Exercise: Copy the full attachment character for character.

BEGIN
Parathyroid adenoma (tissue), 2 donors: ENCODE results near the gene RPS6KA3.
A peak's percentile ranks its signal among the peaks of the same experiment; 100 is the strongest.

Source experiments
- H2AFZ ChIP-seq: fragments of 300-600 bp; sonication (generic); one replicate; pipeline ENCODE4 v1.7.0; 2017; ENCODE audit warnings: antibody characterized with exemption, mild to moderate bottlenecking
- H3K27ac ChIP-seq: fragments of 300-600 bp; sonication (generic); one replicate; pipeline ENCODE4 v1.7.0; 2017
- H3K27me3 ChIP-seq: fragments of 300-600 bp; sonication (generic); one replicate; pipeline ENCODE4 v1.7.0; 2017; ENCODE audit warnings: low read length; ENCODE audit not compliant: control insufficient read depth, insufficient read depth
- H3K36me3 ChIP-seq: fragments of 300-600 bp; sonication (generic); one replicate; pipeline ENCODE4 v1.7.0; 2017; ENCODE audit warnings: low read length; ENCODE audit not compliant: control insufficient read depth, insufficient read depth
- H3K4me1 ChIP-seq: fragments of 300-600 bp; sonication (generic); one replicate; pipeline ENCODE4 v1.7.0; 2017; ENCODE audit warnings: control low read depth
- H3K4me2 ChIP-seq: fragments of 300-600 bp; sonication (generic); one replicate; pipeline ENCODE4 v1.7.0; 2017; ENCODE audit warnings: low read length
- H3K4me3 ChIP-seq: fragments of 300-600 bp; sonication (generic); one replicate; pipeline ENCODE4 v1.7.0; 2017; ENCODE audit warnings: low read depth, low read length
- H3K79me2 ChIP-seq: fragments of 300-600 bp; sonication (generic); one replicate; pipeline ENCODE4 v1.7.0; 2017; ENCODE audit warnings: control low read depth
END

Parathyroid adenoma (tissue), 2 donors: ENCODE results near the gene RPS6KA3.
A peak's percentile ranks its signal among the peaks of the same experiment; 100 is the strongest.

Source experiments
- H2AFZ ChIP-seq: fragments of 300-600 bp; sonication (generic); one replicate; pipeline ENCODE4 v1.7.0; 2017; ENCODE audit warnings: antibody characterized with exemption, mild to moderate bottlenecking
- H3K27ac ChIP-seq: fragments of 300-600 bp; sonication (generic); one replicate; pipeline ENCODE4 v1.7.0; 2017
- H3K27me3 ChIP-seq: fragments of 300-600 bp; sonication (generic); one replicate; pipeline ENCODE4 v1.7.0; 2017; ENCODE audit warnings: low read length; ENCODE audit not compliant: control insufficient read depth, insufficient read depth
- H3K36me3 ChIP-seq: fragments of 300-600 bp; sonication (generic); one replicate; pipeline ENCODE4 v1.7.0; 2017; ENCODE audit warnings: low read length; ENCODE audit not compliant: control insufficient read depth, insufficient read depth
- H3K4me1 ChIP-seq: fragments of 300-600 bp; sonication (generic); one replicate; pipeline ENCODE4 v1.7.0; 2017; ENCODE audit warnings: control low read depth
- H3K4me2 ChIP-seq: fragments of 300-600 bp; sonication (generic); one replicate; pipeline ENCODE4 v1.7.0; 2017; ENCODE audit warnings: low read length
- H3K4me3 ChIP-seq: fragments of 300-600 bp; sonication (generic); one replicate; pipeline ENCODE4 v1.7.0; 2017; ENCODE audit warnings: low read depth, low read length
- H3K79me2 ChIP-seq: fragments of 300-600 bp; sonication (generic); one replicate; pipeline ENCODE4 v1.7.0; 2017; ENCODE audit warnings: control low read depth